The French Government is working on a law on immigration which, among other things, aims to regularise the undocumented who are already working in labour-intensive sectors, but this will not be done globally and massively, but on a case-by-case basis, taking into account integration criteria.
This is the message of the members of Emmanuel Macron’s Executive on Tuesday, coinciding with a debate this afternoon in the National Assembly in which Prime Minister Élisabeth Borne will give the first strokes of that bill that will be formally presented in January.
Interior Minister Gérald Darmanin told France Info radio that the idea is to grant those without papers who already hold jobs in stressed sectors work permits of one year renewable, that is, a period of less than 18 months that would give them the right to bring their families to France.
These people would also have to meet two conditions: not having a criminal record and passing a French exam, according to the minister, who added that during the parliamentary debate other general criteria could be set, such as having a minimum time in France and establishing a ceiling of regularizations each year.
In any case, government spokesman Olivier Véran stressed in another interview on France 2 that “there will be no massive, global regularization,” but that the granting of work permits to those without papers will be done “on a case-by-case basis.”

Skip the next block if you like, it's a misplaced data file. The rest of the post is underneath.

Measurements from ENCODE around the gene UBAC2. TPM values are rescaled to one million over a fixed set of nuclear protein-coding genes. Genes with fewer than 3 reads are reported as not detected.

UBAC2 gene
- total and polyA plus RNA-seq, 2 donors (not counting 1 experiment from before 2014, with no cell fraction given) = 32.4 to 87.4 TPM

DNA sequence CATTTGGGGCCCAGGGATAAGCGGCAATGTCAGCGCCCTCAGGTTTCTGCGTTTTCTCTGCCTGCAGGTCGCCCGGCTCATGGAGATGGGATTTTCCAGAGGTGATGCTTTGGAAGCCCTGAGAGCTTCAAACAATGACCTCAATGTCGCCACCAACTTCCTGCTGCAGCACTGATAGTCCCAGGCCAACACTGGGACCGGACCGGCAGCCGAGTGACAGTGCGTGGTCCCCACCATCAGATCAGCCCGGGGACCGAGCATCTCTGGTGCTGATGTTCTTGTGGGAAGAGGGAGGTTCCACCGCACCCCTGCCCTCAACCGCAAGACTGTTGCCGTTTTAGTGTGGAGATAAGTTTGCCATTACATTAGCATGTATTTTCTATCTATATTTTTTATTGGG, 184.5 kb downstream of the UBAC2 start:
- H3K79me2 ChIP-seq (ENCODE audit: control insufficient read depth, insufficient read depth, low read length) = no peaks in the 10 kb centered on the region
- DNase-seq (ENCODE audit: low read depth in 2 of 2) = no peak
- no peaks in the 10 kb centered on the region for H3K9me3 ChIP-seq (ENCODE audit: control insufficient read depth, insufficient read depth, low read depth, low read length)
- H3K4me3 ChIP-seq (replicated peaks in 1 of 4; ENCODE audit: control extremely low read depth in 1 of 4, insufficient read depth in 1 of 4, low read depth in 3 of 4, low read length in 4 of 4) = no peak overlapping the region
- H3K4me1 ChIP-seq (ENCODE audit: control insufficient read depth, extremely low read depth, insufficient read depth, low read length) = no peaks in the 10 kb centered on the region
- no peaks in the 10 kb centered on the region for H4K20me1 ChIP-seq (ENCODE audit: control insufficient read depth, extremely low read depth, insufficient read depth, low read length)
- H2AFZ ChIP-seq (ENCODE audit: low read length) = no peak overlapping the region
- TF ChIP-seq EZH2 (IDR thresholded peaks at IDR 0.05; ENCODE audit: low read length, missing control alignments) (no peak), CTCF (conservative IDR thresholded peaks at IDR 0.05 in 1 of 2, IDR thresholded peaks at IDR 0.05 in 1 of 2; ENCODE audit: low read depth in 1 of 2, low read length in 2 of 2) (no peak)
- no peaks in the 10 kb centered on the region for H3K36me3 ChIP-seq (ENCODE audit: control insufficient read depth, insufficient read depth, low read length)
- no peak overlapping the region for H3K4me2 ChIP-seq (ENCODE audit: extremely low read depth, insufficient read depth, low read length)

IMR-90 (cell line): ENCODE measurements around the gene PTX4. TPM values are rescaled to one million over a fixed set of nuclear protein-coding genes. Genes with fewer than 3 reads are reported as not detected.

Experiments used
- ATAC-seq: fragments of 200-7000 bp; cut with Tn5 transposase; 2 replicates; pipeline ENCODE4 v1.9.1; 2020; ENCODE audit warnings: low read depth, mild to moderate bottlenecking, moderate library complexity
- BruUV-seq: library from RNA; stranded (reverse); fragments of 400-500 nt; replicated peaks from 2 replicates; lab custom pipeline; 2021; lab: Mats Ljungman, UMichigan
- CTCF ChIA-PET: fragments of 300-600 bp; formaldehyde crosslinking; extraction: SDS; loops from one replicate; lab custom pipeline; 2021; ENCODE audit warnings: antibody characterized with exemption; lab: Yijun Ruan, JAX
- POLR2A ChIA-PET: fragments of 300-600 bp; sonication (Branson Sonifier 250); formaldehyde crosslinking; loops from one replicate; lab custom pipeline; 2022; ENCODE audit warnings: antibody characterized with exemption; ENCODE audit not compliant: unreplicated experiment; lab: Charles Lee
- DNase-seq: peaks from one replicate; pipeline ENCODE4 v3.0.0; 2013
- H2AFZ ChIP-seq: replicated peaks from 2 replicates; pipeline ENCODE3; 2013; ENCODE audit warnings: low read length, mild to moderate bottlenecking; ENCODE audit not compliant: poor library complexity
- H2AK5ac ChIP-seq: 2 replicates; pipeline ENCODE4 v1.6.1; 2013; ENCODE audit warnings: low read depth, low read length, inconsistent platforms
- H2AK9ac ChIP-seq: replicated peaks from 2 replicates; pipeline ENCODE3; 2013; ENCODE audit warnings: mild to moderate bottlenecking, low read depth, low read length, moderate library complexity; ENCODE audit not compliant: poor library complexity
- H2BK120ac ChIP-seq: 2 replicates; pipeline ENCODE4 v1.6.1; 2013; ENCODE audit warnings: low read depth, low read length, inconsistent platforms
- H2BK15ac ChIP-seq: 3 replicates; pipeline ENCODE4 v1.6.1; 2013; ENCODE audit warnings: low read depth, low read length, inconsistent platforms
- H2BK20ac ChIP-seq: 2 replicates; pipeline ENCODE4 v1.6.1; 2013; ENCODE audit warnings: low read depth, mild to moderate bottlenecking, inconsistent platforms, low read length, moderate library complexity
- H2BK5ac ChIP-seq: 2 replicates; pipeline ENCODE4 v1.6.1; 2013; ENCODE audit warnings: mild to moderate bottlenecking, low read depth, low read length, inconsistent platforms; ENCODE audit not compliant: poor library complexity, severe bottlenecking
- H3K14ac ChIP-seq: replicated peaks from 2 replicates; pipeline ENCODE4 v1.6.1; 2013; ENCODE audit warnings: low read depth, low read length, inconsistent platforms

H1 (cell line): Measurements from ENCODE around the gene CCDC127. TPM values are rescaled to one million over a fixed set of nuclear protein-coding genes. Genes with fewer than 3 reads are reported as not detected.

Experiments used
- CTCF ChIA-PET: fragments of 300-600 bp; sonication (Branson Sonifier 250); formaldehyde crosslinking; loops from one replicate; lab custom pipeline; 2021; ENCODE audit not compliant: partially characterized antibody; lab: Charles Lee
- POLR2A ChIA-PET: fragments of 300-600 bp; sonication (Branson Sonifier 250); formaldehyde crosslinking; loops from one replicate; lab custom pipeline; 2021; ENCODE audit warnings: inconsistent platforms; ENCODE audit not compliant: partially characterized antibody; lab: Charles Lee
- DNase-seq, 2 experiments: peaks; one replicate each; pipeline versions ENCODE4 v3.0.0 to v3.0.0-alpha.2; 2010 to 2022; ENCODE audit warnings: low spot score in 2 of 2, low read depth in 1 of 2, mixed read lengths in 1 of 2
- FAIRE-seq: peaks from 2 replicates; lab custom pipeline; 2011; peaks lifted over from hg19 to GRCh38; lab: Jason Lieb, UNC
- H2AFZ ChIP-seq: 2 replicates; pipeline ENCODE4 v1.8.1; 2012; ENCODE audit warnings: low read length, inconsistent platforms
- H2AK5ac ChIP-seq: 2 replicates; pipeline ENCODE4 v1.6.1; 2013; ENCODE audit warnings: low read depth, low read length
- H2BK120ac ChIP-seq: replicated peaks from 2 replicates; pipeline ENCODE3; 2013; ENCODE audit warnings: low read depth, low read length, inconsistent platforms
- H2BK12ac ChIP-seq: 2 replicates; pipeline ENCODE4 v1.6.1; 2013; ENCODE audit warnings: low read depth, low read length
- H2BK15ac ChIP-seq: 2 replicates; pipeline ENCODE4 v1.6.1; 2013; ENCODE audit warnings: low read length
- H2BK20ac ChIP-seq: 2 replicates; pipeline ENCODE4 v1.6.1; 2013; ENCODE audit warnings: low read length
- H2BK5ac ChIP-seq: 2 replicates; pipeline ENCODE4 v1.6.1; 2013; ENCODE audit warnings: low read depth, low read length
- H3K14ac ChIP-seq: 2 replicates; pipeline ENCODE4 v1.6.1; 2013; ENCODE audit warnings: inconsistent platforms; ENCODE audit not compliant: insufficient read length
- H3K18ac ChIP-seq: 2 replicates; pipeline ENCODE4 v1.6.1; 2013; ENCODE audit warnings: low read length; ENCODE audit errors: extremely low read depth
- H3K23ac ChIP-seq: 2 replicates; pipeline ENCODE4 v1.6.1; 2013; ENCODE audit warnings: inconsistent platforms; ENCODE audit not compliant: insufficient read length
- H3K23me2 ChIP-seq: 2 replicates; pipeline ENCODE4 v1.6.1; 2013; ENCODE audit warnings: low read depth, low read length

Darmanin estimated that “a few thousand or a few tens of thousands” workers are in a situation likely to benefit from these mechanisms.
One of the novelties that would have to come with the new law is the updating of the sectors that are considered in tension, in which companies have many difficulties in finding workers. It is assumed that among them will be catering, agriculture or construction.
Another leg of the future law is a legislative reform to speed up the expulsions of immigrants who are in an irregular situation in France, and that includes in particular the withdrawal of social benefits that they may be receiving from the French state.
Darmanin noted that the problem is that “a large part of foreigners in an irregular situation entered (France) on a regular basis” with a tourist visa, stayed and obtained social benefits while they were still in legal status.
That is why his government wanted the agencies that administer those benefits (such as housing or family benefits) to intervene to withdraw them.
Another part of the work pending for their expulsion is that which has to be done by the prefectures (delegations of the Government), responsible for processing their shipment to the countries of origin, and diplomatic action with those countries of origin.
In this regard, the head of Interior denied that the blockade is maintained by Algeria, Tunisia and Morocco to the acceptance of their nationals expelled by France, and to prove it he said that since the beginning of the year they have increased by 21%.